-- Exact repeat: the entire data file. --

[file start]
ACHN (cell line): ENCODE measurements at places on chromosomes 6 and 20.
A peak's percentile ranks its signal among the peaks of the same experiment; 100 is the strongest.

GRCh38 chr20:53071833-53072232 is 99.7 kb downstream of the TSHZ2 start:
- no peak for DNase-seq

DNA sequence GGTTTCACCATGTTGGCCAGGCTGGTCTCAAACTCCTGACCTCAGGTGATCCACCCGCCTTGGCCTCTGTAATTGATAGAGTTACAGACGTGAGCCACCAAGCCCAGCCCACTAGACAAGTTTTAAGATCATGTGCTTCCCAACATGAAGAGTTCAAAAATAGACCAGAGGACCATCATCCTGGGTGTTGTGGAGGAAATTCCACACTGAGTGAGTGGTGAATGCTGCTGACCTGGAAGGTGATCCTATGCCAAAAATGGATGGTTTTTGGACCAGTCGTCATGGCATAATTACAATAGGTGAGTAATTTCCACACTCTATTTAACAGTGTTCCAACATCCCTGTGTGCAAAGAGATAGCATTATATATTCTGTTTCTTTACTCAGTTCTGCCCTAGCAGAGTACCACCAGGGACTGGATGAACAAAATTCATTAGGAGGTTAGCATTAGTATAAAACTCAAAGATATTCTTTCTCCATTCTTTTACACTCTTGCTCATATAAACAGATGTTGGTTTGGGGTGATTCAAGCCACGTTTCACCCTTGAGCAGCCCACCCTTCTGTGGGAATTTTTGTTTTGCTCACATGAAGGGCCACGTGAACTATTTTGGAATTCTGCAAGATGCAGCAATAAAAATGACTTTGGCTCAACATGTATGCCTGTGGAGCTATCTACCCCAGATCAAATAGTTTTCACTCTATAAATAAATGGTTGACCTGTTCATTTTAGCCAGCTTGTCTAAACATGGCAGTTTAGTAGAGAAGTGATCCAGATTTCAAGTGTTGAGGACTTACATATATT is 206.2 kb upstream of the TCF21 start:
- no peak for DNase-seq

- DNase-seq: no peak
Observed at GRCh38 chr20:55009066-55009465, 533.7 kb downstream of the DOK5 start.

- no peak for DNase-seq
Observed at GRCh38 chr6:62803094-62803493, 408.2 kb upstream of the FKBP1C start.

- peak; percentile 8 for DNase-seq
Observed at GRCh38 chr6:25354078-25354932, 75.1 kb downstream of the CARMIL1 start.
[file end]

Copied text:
ACHN (cell line): ENCODE measurements at places on chromosomes 6 and 20.
A peak's percentile ranks its signal among the peaks of the same experiment; 100 is the strongest.

GRCh38 chr20:53071833-53072232 is 99.7 kb downstream of the TSHZ2 start:
- no peak for DNase-seq

DNA sequence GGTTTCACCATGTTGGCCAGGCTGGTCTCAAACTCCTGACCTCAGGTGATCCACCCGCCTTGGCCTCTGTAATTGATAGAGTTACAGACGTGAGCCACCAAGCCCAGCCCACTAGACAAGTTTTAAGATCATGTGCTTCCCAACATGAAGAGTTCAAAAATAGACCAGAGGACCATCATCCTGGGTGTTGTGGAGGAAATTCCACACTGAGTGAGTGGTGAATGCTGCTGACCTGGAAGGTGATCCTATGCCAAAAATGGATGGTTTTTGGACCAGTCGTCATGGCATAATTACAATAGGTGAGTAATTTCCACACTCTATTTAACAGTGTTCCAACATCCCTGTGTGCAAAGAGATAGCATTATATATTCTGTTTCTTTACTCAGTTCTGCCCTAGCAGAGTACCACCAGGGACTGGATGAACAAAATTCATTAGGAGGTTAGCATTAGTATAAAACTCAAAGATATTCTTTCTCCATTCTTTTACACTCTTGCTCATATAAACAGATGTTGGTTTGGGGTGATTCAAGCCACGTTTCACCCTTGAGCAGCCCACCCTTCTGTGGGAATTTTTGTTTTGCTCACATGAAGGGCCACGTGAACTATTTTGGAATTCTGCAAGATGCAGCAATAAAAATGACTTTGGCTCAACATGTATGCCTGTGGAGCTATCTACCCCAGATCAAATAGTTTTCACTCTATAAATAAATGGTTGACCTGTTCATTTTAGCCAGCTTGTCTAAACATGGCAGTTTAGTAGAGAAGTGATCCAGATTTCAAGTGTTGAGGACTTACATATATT is 206.2 kb upstream of the TCF21 start:
- no peak for DNase-seq

- DNase-seq: no peak
Observed at GRCh38 chr20:55009066-55009465, 533.7 kb downstream of the DOK5 start.

- no peak for DNase-seq
Observed at GRCh38 chr6:62803094-62803493, 408.2 kb upstream of the FKBP1C start.

- peak; percentile 8 for DNase-seq
Observed at GRCh38 chr6:25354078-25354932, 75.1 kb downstream of the CARMIL1 start.